WHEN IT COMES TO WEIGHT, IT’S NOT ALL IN THE GENES
How big of a role does genetics play in weight? If you are predisposed to obesity because of your genes, how effective can a diet or other weight-loss strategies really be in the long run?
Genetics play a role in determining your weight, but that’s not the whole story. Environment, lifestyle and healthy choices still contribute a great deal to how much you weigh. And your genes also make a difference in the type of weight-loss strategies that may work best for you. When deciding how to move forward with achieving weight loss, all of these factors must be considered.
Obesity is a significant concern in the United States. According to the Centers for Disease Control and Prevention, two-thirds of Americans are overweight and one-third of people in this country are obese. That’s a problem, because obesity is associated with many serious health concerns, including diabetes, heart disease and stroke. The CDC also estimates that the annual medical cost of obesity in the United States is about $150 billion per year.
With two-thirds of the U.S. population overweight, it’s clear that a better way to manage weight is needed. Rather than approaching weight loss as if everyone has the same problem, a more individualized strategy is needed.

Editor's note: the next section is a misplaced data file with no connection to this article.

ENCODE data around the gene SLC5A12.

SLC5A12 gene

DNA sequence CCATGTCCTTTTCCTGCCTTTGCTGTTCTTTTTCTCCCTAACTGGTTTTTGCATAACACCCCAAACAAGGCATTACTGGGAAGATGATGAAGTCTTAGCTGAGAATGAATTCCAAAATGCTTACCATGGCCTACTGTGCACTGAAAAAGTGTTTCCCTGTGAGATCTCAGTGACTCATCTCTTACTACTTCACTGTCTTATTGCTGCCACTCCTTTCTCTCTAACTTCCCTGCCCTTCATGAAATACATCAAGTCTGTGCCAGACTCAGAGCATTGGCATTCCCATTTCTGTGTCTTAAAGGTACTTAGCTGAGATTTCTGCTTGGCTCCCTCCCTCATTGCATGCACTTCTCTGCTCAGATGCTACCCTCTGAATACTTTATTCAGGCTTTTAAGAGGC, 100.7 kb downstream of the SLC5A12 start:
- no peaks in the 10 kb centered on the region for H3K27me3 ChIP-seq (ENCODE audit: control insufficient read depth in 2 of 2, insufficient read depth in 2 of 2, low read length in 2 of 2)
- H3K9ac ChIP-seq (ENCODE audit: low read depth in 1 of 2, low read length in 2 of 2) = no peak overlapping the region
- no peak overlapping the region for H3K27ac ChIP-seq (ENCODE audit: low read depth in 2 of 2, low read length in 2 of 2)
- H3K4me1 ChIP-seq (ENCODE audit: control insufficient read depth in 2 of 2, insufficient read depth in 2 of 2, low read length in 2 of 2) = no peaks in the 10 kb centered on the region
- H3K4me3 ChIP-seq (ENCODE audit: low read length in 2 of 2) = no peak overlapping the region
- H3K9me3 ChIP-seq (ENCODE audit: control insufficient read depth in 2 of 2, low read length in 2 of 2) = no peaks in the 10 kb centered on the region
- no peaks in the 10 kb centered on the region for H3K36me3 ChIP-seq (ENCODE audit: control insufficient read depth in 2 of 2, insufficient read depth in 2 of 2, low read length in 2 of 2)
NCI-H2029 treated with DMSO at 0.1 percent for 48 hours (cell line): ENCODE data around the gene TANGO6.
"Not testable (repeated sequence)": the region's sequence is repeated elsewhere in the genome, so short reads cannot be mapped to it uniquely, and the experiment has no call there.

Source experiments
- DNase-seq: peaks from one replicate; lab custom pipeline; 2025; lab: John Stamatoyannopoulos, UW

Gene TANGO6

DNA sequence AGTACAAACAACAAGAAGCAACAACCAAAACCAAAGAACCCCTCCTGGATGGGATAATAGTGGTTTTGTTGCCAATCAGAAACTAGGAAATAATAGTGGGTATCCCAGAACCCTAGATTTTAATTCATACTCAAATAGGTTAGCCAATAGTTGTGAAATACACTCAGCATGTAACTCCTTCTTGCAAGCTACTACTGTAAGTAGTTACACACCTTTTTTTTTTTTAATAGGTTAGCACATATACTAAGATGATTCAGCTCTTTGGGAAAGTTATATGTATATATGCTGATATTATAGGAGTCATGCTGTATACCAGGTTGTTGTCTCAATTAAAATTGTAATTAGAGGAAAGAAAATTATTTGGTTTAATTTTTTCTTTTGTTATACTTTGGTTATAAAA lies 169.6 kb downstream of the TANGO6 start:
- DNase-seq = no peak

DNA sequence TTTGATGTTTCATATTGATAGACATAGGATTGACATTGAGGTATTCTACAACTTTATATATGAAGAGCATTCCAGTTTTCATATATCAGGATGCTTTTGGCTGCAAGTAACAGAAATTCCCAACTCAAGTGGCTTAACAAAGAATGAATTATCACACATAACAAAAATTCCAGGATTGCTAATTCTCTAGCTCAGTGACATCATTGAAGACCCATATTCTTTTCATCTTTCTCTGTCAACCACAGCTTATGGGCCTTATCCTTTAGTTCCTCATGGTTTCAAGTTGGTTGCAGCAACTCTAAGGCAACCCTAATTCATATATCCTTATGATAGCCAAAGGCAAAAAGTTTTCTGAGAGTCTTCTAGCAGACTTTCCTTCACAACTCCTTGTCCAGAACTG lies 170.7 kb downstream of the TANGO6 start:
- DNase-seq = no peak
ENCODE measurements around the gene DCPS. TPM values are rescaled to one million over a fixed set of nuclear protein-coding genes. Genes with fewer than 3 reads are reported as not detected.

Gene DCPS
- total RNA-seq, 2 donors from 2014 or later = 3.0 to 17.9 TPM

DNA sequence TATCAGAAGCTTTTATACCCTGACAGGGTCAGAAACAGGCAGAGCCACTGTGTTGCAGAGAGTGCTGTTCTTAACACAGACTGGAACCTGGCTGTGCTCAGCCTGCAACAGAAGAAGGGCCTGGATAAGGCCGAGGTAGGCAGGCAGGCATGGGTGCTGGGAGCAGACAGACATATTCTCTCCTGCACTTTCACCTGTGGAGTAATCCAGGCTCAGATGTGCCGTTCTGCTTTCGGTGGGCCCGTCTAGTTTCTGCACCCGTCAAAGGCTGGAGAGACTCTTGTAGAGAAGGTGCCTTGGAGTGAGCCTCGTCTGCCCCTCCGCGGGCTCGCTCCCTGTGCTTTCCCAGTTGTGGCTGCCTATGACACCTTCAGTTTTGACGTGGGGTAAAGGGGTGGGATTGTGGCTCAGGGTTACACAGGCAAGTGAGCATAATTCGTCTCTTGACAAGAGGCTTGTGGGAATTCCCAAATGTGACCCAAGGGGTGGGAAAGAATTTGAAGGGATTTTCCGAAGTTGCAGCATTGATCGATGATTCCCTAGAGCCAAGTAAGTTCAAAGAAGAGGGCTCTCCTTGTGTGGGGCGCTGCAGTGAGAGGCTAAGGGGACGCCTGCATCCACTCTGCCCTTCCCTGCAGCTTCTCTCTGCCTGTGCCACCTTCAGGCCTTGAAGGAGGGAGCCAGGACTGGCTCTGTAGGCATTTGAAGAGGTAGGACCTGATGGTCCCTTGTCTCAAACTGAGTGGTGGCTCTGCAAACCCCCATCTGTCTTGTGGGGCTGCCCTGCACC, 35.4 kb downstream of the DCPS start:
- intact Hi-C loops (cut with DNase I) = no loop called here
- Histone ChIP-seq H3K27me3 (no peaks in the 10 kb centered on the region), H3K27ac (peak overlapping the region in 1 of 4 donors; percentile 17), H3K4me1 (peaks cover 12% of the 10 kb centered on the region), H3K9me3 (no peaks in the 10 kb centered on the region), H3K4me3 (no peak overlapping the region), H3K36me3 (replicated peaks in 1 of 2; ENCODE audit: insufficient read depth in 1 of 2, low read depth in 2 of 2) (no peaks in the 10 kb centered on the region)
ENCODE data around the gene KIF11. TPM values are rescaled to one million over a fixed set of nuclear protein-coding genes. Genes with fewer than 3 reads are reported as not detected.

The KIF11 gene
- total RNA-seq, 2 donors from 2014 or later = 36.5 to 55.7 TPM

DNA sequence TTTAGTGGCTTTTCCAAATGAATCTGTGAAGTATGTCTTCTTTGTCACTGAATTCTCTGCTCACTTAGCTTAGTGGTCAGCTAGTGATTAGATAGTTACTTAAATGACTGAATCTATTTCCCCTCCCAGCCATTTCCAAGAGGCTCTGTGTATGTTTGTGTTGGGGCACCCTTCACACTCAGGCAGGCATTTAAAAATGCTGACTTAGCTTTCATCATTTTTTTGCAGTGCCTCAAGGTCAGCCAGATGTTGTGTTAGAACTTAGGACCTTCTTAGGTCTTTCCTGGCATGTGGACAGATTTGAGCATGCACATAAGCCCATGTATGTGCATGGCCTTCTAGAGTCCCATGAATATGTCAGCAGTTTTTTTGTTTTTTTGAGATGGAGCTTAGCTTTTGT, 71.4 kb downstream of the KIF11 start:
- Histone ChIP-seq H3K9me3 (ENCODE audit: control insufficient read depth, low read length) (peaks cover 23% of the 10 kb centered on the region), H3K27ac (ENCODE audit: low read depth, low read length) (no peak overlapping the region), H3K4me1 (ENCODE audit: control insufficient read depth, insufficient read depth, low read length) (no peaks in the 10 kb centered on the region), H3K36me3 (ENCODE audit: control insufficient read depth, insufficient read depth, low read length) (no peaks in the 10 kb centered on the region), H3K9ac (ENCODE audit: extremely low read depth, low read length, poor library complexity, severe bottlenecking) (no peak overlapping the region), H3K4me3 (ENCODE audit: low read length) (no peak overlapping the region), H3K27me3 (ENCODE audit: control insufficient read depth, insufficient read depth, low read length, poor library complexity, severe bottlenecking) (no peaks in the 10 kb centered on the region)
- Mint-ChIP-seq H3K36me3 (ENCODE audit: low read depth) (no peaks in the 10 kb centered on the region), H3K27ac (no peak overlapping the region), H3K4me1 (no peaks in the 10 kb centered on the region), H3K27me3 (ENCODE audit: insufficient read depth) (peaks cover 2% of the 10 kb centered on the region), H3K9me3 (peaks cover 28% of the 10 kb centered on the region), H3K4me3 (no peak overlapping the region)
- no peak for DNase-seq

Genetic analysis can be useful for creating an individual approach to weight loss. For example, your genetics can make a difference in factors such as how full you feel as you eat, your appetite levels and how your body uses energy and burns calories. All of those — energy expenditure, level of fullness, appetite, body composition and gastric emptying — can be measured and evaluated. Specific types of testing also can reveal how your body responds to certain medications.
That information can be very valuable in crafting a weight-loss program that fits your body’s needs and make it more likely that you will be able to lose weight and keep it off over the long term.
An example of how this type of careful evaluation can make a difference can be seen in the use of weight-loss medication. Currently, the U.S. Food and Drug Administration has approved five medications for weight loss in people who are obese. Usually, when these medications are used, about 30 percent of people will not respond, seeing little or no effect on weight loss due to the medication. About 30 percent will respond in a modest way. And about 30 percent will have a significant weight-loss response — equaling a loss of more than 10 percent of total body weight in a year.
Recent studies show that, depending in part on an individual’s makeup, health care providers may someday be able to use specific testing and genetic analysis to select the right medication for the right patient. In the future, genetics also may help to show how effective weight-loss procedures, such as gastric bypass surgery, might be for an individual.
It is important to note, however, that medical treatment for weight loss, such as medication and surgery, must be accompanied by lifestyle changes that include a healthy diet and regular exercise. Without dedicated attention and effort put into those areas, no weight-loss intervention can succeed over time.
Andres Acosta, M.D., Ph.D., Gastroenterology and Hepatology, Mayo Clinic, Rochester, Minn.e_SClBOMEGA-3 FATTY ACIDS APPEAR TO EASE DRY EYE SYMPTOMS
Is it true that fish oil or an omega-3 supplement can help people with dry eyes? If I decide to take them, do omega-3 supplements have any side effects I should worry about?